As a mom of a resistant eater this book covered many things that don’t apply to our specific situation ie. a healthy son who refuse to try new foods, but is has some great ideas to help include a wider variety of foods into a resistant eaters diet. The book provides a middle ground that I could not see- not acquiescing to whatever your child will eat and not forcing them to eat which can promote negative attitudes toward new foods. There seemed to be many ideas for kids with special needs who need help developing a wider diet.

Parenting Your Internationally Adopted Child: From Your First Hours Together Through the Teen Years by Patty Cogen

For a soon to be adoptive parent of an international child this book is a must. It gives so many practical tools and games to connect with a child who needs help bonding and also gives clues into what your child is feeling based on the type of play that they are engaging in. The book uses a few “stereotyped” kids to talk through typical reactions for different personality types and coping methods for kids from hard places. This book does not need to be read in one sitting, but can be read incrementally because it is written in chronological fashion.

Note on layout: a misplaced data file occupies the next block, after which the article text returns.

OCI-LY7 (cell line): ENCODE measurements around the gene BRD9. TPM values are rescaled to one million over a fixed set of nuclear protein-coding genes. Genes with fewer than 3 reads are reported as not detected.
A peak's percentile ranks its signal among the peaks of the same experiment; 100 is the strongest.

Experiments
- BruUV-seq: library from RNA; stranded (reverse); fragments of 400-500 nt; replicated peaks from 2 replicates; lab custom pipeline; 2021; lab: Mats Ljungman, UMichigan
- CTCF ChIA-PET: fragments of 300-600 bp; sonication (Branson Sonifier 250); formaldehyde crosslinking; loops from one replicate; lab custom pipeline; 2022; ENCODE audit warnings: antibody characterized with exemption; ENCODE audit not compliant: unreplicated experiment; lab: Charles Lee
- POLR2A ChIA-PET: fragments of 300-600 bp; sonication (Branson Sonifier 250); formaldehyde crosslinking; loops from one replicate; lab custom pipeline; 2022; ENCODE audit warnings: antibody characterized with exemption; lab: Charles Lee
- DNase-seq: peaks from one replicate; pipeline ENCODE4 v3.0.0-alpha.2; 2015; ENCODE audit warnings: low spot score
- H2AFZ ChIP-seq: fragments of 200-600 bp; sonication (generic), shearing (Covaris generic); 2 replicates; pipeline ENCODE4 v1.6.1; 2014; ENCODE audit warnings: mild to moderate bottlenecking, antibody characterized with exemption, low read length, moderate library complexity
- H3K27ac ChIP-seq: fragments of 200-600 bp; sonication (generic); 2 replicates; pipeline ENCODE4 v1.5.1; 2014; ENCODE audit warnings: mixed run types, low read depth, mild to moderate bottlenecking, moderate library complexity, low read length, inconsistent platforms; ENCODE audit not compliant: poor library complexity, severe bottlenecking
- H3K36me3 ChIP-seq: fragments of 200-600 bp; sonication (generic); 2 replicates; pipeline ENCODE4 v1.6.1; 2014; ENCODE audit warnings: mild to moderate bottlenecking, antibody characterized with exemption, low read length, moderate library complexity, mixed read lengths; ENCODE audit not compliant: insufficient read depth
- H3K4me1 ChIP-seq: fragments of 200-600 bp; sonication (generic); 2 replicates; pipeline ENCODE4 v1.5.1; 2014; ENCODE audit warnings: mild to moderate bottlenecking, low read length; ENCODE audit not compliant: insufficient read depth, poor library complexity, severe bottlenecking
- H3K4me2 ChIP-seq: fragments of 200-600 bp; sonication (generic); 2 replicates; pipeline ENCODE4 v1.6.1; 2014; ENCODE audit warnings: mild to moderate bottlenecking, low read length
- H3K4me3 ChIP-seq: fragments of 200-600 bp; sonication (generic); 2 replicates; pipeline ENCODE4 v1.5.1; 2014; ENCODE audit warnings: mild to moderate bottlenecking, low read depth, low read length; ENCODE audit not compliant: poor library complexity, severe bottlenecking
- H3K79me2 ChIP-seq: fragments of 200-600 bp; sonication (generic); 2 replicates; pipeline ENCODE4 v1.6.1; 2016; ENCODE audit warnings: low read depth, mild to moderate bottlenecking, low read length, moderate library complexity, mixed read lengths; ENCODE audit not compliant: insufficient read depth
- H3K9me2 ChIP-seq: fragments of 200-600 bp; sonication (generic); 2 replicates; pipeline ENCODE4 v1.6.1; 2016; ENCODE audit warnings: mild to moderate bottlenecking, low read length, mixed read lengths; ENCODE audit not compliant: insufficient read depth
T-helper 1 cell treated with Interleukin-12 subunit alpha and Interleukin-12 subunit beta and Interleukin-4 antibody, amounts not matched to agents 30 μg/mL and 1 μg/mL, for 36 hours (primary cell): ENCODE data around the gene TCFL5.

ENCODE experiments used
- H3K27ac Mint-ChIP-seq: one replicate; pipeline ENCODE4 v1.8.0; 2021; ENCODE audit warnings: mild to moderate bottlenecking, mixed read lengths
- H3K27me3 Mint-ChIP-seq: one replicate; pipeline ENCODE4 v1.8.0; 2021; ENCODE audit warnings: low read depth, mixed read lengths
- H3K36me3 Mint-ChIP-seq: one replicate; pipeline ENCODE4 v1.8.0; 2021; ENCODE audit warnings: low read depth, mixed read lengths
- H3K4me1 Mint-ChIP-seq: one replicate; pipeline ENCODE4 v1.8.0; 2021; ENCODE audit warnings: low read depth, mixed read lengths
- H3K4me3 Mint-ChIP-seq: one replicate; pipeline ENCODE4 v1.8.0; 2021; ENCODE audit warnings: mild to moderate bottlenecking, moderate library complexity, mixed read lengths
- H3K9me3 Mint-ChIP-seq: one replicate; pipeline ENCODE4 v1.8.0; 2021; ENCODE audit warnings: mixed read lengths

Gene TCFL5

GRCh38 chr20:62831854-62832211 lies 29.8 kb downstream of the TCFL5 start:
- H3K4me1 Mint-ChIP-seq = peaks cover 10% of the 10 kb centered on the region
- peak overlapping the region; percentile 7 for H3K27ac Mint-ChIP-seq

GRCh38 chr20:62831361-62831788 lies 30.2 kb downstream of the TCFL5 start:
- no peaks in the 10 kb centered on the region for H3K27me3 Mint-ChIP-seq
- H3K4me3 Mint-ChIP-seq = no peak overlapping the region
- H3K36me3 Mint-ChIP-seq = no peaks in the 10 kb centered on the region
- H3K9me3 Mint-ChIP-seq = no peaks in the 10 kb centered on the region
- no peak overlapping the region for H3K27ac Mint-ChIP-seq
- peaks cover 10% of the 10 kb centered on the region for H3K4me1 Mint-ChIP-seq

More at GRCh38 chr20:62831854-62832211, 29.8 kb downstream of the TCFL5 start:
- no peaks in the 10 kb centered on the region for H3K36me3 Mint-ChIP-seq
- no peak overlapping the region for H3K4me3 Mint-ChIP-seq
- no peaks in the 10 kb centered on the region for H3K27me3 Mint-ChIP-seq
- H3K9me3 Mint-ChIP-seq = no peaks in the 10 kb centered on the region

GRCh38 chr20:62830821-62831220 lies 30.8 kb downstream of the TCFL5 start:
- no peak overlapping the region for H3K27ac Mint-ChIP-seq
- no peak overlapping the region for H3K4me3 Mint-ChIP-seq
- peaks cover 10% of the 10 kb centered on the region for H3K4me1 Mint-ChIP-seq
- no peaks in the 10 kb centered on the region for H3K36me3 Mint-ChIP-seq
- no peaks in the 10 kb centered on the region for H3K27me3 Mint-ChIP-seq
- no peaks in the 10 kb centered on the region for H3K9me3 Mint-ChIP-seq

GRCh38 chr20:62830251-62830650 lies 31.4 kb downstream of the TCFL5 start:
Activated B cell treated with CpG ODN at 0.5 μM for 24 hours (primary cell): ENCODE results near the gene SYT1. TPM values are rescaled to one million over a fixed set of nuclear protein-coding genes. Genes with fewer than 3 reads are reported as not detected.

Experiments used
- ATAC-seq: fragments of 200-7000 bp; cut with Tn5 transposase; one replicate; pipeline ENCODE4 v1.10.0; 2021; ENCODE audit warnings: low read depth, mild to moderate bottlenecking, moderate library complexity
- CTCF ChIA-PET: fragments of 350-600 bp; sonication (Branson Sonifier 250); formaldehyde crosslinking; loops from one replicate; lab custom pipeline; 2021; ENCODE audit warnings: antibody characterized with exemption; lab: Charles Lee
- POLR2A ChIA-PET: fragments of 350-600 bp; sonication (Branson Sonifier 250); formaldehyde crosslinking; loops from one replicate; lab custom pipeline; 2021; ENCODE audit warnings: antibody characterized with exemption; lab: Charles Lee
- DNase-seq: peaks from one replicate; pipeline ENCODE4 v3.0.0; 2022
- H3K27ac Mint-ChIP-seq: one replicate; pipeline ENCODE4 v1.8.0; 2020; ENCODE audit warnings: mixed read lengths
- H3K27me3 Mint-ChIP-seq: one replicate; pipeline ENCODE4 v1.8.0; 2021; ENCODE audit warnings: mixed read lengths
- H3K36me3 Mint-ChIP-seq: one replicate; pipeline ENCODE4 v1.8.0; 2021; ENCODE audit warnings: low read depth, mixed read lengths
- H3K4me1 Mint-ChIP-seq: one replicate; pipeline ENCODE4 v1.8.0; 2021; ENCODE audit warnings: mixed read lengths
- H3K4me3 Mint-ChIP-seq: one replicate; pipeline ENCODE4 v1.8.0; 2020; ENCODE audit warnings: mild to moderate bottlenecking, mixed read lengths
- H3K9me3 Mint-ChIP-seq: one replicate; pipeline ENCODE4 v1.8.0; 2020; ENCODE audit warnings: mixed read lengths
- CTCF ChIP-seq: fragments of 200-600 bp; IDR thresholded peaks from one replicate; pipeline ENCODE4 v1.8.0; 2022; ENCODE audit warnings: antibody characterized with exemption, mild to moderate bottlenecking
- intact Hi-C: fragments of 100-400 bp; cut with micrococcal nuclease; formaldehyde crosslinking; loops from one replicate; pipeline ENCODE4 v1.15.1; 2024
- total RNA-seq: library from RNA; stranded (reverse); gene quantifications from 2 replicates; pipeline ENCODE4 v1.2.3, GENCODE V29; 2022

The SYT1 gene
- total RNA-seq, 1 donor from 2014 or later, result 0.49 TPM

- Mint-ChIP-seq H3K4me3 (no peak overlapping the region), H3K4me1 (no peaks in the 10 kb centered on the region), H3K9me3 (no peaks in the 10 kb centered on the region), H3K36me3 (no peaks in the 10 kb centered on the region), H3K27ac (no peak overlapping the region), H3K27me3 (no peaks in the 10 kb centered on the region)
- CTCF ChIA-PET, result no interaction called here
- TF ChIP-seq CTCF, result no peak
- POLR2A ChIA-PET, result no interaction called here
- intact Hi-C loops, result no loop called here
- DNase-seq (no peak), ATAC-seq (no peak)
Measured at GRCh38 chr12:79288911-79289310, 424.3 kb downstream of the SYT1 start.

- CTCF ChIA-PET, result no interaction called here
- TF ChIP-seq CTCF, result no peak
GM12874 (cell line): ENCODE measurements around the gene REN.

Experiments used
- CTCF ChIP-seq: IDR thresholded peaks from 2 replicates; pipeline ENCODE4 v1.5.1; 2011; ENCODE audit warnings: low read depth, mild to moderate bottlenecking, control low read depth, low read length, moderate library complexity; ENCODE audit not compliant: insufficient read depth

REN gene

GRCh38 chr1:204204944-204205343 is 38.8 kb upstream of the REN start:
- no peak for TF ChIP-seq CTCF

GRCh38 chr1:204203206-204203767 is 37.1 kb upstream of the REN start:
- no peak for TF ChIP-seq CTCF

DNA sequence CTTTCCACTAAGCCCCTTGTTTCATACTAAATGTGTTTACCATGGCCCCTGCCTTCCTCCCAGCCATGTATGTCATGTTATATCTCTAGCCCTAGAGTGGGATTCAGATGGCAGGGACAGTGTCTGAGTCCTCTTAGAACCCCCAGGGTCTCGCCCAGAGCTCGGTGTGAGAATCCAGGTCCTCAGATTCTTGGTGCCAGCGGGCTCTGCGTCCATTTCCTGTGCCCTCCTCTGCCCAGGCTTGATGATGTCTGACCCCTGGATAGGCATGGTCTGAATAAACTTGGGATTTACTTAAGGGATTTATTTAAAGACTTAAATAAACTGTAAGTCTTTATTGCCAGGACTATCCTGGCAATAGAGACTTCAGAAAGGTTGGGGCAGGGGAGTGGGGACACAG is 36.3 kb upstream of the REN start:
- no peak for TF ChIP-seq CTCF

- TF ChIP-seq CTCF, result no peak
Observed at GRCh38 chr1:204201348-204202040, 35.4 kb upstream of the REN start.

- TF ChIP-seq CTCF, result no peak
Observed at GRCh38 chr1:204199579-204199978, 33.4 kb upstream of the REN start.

A Mother’s Rule of Life: How to Bring Order to Your Home and Peace to Your Soul by Holly Pierlot

This has nothing to do with adoption, but I know that a solid routine for kids from hard places is very helpful. This book is written by a mom, who gets at the heart behind a schedule- namely mortification- self-discipline to promote Godliness.

Beyond Consequences, Logic and Control: Volume 1 by Heather Forbes

Is a how-to book in dealing with specific issues experienced in adoption. The premise of parenting from a place of love instead of fear is very freeing. I think that this book is a good first step to many of the behaviors addressed, but I would guess that there needs to be a certain amount of self awareness from the child to be able to have the discussions used as examples in this book. The biggest take away from this book is that children are not trying to be manipulative, but their behavior is the only way they know how to express what is going on inside.